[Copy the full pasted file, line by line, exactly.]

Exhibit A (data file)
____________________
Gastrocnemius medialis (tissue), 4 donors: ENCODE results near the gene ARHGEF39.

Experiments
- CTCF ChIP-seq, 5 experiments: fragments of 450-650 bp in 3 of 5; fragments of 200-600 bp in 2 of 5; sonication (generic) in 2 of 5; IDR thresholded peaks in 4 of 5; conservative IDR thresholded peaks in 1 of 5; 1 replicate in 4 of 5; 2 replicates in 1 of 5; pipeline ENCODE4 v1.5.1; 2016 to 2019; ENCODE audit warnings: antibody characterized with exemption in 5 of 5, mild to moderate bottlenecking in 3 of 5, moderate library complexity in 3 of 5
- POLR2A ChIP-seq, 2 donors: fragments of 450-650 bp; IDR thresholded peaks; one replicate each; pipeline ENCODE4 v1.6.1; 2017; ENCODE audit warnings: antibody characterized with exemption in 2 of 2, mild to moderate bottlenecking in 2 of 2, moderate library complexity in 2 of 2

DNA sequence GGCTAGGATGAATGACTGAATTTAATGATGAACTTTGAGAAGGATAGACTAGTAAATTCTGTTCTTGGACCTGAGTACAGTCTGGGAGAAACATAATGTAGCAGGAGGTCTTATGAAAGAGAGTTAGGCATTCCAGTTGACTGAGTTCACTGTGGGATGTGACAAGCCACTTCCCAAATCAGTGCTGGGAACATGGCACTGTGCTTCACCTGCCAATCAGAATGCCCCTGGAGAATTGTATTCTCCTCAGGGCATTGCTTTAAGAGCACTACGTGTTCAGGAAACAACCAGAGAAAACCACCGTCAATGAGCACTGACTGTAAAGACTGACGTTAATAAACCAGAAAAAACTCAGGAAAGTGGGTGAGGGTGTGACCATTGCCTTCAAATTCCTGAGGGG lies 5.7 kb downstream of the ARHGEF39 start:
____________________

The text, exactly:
Gastrocnemius medialis (tissue), 4 donors: ENCODE results near the gene ARHGEF39.

Experiments
- CTCF ChIP-seq, 5 experiments: fragments of 450-650 bp in 3 of 5; fragments of 200-600 bp in 2 of 5; sonication (generic) in 2 of 5; IDR thresholded peaks in 4 of 5; conservative IDR thresholded peaks in 1 of 5; 1 replicate in 4 of 5; 2 replicates in 1 of 5; pipeline ENCODE4 v1.5.1; 2016 to 2019; ENCODE audit warnings: antibody characterized with exemption in 5 of 5, mild to moderate bottlenecking in 3 of 5, moderate library complexity in 3 of 5
- POLR2A ChIP-seq, 2 donors: fragments of 450-650 bp; IDR thresholded peaks; one replicate each; pipeline ENCODE4 v1.6.1; 2017; ENCODE audit warnings: antibody characterized with exemption in 2 of 2, mild to moderate bottlenecking in 2 of 2, moderate library complexity in 2 of 2

DNA sequence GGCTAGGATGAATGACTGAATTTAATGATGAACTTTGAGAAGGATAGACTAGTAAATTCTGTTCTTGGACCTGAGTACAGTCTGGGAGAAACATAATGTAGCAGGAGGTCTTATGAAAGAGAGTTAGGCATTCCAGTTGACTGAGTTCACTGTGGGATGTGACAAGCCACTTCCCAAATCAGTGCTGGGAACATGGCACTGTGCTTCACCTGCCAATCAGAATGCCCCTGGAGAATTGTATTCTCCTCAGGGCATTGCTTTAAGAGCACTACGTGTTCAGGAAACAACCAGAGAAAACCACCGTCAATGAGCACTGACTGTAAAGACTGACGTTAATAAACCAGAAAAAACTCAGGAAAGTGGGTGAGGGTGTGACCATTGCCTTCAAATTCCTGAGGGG lies 5.7 kb downstream of the ARHGEF39 start: